“**Signal Processing**” involves manipulating and analyzing signals to extract valuable information or enhance the quality of the signals. It consists of a wide range of techniques, including filtering, noise reduction, spectral analysis, time-frequency analysis, and more. In Python, the “**scipy**” library provides a dedicated signal processing module named “**scipy.signal**”.

This article provides a thorough guide on Python “**Scipy Signal Processing**” using numerous examples.

## How to Use the Python SciPy Signal Processing?

The “scipy” signal processing library is a collection of Python modules that provide a wide range of signal processing tools for analyzing the signal, detecting and removing noise from the signal, calculating the convolution of the signal, etc. The “**scipy.signal**” module is imported from the “**scipy**” library and used with a variety of signal processing functions to perform various signal processing operations.

Let’s understand it via the following examples:

**Example 1: Convolution of Two Arrays**

Convolution is a fundamental operation in signal processing that combines two functions to produce a third function representing the modification of one function by the other. To perform convolution in “SciPy”, the “**convolve()**” function from the signal processing module is used in the below code:

from scipy import signal

x = numpy.array([1, 2, 3, 4, 5])

h = numpy.array([0.5, 0.25, 0.125])

y = signal.convolve(x, h)

print(y)

In the above code snippet:

- The “
**numpy**” library and the “**signal**” module (from the “**scipy**” library) are imported, respectively. - The “
**array()**” function is used to create the arrays “**x**” and “**h**”. - The “
**convolve()**” function takes the “x” and “h” arrays as arguments and performs a discrete linear convolution of two one-dimensional arrays.

**Output**

The convolution of two given arrays has been displayed.

**Example 2: Finding Peaks in a Signal**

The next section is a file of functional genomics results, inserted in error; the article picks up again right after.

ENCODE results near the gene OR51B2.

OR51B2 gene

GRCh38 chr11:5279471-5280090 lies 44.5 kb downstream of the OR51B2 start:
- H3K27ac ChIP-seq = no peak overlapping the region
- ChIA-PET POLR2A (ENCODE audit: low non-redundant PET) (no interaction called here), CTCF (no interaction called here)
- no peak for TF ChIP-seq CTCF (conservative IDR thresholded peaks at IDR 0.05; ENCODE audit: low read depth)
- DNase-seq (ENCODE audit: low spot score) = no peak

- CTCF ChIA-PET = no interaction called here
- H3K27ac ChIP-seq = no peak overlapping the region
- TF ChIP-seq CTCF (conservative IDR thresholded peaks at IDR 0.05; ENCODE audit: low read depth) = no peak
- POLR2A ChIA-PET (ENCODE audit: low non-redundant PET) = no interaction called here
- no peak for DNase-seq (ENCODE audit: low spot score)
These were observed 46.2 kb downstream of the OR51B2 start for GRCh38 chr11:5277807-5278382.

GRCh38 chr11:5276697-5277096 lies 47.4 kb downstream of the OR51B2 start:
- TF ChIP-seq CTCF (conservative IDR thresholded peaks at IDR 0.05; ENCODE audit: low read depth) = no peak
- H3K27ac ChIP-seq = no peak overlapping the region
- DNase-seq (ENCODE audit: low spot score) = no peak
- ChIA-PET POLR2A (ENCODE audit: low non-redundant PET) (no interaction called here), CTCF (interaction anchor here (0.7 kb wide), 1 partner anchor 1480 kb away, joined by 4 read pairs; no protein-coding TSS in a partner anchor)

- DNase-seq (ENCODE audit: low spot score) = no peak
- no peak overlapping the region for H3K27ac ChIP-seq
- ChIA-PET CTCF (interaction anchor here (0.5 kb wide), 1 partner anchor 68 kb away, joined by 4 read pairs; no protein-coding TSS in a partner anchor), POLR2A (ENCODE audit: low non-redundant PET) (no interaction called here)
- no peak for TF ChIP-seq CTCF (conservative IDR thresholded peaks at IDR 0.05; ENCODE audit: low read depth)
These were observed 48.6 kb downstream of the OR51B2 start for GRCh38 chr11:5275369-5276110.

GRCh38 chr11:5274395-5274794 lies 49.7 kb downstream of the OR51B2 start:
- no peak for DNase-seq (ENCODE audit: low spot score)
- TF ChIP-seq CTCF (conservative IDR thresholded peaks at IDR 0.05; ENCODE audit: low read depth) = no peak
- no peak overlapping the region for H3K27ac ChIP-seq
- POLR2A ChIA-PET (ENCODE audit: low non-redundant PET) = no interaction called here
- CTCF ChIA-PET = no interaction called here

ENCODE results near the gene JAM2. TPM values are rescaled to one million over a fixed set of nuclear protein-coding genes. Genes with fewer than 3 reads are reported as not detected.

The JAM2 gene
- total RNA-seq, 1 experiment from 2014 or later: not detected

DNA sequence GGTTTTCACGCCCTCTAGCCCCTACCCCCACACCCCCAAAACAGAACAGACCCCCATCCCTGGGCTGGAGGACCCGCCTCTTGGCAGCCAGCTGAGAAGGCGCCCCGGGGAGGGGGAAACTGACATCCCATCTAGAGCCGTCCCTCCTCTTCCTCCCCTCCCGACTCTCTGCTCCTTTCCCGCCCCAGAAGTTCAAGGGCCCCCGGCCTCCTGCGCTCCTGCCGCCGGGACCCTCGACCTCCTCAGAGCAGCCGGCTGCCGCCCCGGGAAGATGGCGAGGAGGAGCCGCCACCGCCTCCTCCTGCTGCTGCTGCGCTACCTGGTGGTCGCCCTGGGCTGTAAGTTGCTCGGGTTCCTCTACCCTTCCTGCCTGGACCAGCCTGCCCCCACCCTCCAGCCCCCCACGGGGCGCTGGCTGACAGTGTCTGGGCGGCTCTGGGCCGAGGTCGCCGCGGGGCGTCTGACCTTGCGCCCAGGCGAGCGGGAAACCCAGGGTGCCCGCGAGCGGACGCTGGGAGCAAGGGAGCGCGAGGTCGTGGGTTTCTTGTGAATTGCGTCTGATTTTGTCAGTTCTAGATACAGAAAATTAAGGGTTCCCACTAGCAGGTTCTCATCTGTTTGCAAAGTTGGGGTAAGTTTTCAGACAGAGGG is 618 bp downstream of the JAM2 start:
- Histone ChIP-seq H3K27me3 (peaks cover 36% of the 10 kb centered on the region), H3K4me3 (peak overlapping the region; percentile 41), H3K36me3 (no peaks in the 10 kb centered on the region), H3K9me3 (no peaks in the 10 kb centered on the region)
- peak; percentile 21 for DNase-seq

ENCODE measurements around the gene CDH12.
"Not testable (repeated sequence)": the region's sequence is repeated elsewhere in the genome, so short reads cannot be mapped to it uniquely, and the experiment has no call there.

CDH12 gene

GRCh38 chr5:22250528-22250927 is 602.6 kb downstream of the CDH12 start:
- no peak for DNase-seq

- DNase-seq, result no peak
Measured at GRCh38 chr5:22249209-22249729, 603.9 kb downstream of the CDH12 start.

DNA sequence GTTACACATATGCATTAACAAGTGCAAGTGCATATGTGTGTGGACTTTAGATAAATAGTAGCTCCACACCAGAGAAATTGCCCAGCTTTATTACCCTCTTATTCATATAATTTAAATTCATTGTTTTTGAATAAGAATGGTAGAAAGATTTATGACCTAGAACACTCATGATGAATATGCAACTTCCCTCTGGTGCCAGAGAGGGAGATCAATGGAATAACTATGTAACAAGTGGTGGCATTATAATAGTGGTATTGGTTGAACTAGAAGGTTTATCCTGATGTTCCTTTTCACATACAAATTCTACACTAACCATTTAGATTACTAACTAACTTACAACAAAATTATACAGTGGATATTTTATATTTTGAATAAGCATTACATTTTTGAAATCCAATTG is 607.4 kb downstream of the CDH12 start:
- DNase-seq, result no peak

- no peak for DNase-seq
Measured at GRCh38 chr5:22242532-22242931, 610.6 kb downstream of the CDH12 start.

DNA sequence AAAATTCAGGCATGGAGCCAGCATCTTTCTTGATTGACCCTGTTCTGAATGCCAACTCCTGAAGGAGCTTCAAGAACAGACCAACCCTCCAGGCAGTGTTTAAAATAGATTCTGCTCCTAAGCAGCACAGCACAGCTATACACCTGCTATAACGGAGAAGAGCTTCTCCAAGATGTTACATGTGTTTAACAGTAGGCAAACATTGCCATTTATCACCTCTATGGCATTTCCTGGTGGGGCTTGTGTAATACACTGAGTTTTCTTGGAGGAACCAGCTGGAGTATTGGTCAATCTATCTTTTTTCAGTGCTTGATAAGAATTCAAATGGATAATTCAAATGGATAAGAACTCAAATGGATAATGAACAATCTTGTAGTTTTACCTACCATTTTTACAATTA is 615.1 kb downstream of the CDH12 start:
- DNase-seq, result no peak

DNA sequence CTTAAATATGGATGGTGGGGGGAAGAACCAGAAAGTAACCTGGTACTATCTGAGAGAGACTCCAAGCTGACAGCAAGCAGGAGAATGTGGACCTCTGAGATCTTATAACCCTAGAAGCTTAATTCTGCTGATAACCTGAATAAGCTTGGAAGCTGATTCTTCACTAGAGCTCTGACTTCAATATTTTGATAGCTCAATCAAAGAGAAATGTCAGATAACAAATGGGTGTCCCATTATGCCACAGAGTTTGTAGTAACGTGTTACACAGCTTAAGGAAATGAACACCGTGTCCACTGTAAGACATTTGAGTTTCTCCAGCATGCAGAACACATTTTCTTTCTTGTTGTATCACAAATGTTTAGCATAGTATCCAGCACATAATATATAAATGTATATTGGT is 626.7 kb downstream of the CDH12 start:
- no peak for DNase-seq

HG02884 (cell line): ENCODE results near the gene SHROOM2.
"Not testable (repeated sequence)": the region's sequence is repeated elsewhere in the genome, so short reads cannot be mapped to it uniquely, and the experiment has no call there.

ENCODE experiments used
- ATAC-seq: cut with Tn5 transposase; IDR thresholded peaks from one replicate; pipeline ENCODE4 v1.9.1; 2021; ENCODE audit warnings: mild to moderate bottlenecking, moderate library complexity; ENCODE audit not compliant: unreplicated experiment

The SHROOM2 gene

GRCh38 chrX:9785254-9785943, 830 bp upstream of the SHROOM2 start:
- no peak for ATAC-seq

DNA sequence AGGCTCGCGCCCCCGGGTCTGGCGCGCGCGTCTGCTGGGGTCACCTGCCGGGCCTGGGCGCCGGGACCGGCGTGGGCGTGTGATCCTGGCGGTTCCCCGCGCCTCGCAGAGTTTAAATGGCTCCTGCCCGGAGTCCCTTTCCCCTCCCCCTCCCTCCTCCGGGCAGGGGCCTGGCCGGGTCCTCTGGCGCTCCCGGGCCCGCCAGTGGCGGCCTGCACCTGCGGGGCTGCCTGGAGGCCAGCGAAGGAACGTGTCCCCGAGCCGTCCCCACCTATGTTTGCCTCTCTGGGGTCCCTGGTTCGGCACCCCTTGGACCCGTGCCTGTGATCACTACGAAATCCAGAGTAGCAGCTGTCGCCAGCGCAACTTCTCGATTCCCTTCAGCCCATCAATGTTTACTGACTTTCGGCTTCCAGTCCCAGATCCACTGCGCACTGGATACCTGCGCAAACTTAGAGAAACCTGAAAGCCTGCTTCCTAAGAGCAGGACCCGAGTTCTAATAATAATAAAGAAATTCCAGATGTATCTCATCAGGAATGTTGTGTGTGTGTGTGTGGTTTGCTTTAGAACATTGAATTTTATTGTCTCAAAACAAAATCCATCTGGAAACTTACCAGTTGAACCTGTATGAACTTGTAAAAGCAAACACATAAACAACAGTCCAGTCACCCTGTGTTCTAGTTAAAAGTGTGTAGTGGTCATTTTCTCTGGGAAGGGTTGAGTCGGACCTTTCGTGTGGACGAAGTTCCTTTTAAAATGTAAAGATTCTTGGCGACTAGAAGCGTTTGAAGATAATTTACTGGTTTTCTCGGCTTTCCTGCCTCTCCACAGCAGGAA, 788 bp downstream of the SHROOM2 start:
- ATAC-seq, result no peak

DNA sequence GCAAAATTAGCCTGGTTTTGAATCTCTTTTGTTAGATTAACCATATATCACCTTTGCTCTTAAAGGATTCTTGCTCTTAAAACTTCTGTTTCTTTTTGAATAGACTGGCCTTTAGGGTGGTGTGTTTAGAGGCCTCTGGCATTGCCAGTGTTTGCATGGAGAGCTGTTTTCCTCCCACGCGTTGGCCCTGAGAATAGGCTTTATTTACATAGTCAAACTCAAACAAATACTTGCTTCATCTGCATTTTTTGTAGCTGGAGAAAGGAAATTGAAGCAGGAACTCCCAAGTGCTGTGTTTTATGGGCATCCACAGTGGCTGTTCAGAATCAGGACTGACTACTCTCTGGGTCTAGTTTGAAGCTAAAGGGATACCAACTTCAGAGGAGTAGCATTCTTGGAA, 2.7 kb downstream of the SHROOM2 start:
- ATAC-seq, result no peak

The “**scipy.signal**” module also provides functions for finding peaks in a signal. Here’s an example using the “**signal.find_peaks()**” function:

from scipy import signal

import matplotlib.pyplot as plt

# Generate a simple signal with peaks

t = numpy.linspace(0, 1, 1000)

x = numpy.sin(4 * numpy.pi * t) + numpy.sin(10 * numpy.pi * t)

# Find peaks in the signal

peaks, _ = signal.find_peaks(x)

# Plot the signal and peaks

plt.plot(t, x)

plt.plot(t[peaks], x[peaks], 'ro')

plt.xlabel('Time')

plt.ylabel('Amplitude')

plt.show()

According to the above code:

- The signal with two sine waves of different frequencies is generated using the “
**sin()**” function. - The “
**find_peaks()**” function is used to find the peaks in the signal. - Finally, the red circles are drawn around the detected peaks in the signal plot using the “
**plot()**” function.

**Output**

In the above output, the peak points in the signal have been shown.

**Example 3: Cross-correlation of Signals**

This example uses the scipy “**signal.correlate()**” function to compute the cross-correlation between two signals:

from scipy import signal

# Generate two example signals

x = numpy.array([1, 2, 3, 4, 5])

y = numpy.array([5, 4, 3, 2, 1])

# Compute the cross-correlation

correlation = signal.correlate(x, y, mode='same')

print(correlation)

In the above code lines:

- The two signals “x” and “y” are created using the “
**array()**” function. - After that, the “
**correlate()**” function is utilized to determine the cross-correlation between the two particular signals.

**Output**

The cross-correlation between the given signals has been calculated accordingly.

## Conclusion

The “scipy.signal” module provides various functions that are used to perform the convolution of two arrays, find peaks in a signal, apply cross-correlation of signals, etc. This article explored the capabilities and uses of SciPy’s signal processing in Python.